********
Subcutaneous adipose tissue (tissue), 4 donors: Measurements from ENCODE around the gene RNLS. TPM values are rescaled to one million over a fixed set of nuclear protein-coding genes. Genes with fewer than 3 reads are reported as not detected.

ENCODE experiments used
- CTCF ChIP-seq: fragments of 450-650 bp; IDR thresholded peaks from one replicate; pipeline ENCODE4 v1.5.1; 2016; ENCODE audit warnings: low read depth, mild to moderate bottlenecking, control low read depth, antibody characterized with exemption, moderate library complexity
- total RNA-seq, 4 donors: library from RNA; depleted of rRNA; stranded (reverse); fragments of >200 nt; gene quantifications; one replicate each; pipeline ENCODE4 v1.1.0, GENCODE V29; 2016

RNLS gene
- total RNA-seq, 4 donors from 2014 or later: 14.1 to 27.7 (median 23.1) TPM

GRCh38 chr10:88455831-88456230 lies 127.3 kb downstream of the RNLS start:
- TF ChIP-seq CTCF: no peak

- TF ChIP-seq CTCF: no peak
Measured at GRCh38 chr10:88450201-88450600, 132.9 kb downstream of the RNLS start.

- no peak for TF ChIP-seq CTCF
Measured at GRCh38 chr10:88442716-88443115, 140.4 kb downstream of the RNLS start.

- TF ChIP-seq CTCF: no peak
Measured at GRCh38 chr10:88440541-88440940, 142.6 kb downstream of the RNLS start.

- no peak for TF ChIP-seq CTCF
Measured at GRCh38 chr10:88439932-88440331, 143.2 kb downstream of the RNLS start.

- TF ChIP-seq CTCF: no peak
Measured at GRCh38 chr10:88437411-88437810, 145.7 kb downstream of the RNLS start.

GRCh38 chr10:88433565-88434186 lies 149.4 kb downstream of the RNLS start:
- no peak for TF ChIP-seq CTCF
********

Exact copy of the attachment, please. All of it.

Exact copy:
Subcutaneous adipose tissue (tissue), 4 donors: Measurements from ENCODE around the gene RNLS. TPM values are rescaled to one million over a fixed set of nuclear protein-coding genes. Genes with fewer than 3 reads are reported as not detected.

ENCODE experiments used
- CTCF ChIP-seq: fragments of 450-650 bp; IDR thresholded peaks from one replicate; pipeline ENCODE4 v1.5.1; 2016; ENCODE audit warnings: low read depth, mild to moderate bottlenecking, control low read depth, antibody characterized with exemption, moderate library complexity
- total RNA-seq, 4 donors: library from RNA; depleted of rRNA; stranded (reverse); fragments of >200 nt; gene quantifications; one replicate each; pipeline ENCODE4 v1.1.0, GENCODE V29; 2016

RNLS gene
- total RNA-seq, 4 donors from 2014 or later: 14.1 to 27.7 (median 23.1) TPM

GRCh38 chr10:88455831-88456230 lies 127.3 kb downstream of the RNLS start:
- TF ChIP-seq CTCF: no peak

- TF ChIP-seq CTCF: no peak
Measured at GRCh38 chr10:88450201-88450600, 132.9 kb downstream of the RNLS start.

- no peak for TF ChIP-seq CTCF
Measured at GRCh38 chr10:88442716-88443115, 140.4 kb downstream of the RNLS start.

- TF ChIP-seq CTCF: no peak
Measured at GRCh38 chr10:88440541-88440940, 142.6 kb downstream of the RNLS start.

- no peak for TF ChIP-seq CTCF
Measured at GRCh38 chr10:88439932-88440331, 143.2 kb downstream of the RNLS start.

- TF ChIP-seq CTCF: no peak
Measured at GRCh38 chr10:88437411-88437810, 145.7 kb downstream of the RNLS start.

GRCh38 chr10:88433565-88434186 lies 149.4 kb downstream of the RNLS start:
- no peak for TF ChIP-seq CTCF